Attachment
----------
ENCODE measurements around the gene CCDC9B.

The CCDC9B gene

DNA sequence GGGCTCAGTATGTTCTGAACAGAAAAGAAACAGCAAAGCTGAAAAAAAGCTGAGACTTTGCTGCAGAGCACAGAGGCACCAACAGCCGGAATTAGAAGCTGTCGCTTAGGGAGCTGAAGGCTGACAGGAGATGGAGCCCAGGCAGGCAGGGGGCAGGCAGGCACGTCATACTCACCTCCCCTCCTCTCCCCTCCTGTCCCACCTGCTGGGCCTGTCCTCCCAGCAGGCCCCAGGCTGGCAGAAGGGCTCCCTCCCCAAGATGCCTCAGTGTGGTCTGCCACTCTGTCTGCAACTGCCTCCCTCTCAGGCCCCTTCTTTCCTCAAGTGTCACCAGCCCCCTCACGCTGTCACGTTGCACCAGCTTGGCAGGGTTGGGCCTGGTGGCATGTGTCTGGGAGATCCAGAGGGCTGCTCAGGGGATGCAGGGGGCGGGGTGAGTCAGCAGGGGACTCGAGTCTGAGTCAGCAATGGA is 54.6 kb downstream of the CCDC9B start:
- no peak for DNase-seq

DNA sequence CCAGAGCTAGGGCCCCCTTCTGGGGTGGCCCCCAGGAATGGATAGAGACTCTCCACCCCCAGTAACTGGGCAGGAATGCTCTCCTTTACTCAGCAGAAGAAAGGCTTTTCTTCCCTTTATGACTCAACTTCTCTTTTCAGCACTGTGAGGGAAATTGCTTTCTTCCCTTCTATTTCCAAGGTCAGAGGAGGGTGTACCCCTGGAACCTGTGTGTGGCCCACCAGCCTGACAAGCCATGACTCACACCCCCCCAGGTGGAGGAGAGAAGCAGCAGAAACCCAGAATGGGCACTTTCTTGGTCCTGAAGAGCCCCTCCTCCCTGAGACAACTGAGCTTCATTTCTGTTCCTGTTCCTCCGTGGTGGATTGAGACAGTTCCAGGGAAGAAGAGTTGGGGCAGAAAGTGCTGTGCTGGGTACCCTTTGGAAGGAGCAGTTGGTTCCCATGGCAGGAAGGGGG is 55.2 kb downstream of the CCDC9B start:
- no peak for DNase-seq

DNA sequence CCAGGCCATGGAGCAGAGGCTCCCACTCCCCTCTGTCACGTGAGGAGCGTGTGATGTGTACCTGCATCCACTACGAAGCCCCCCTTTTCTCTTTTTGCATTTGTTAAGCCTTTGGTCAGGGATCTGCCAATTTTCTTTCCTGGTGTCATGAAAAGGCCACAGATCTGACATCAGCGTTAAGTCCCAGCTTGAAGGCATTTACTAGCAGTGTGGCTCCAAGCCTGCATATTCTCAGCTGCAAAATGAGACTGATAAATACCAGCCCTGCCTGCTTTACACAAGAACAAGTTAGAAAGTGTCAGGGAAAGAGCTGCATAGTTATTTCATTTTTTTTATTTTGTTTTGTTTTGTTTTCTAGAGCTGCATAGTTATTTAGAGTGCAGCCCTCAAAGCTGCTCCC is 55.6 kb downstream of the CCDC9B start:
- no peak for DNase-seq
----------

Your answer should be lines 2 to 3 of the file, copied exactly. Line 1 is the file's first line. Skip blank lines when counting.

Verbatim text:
The CCDC9B gene

DNA sequence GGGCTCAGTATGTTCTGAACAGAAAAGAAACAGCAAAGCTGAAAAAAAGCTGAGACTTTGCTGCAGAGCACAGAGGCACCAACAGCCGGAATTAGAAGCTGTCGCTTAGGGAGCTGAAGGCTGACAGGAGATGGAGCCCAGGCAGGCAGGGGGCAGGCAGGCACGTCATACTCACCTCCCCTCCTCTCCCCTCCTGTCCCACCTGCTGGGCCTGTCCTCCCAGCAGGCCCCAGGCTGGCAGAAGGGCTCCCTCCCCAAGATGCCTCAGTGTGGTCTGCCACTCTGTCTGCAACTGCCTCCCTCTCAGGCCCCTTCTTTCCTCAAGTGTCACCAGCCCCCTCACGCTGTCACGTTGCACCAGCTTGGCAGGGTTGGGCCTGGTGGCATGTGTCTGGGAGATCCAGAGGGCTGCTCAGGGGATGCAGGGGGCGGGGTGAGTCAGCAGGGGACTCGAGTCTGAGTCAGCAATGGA is 54.6 kb downstream of the CCDC9B start: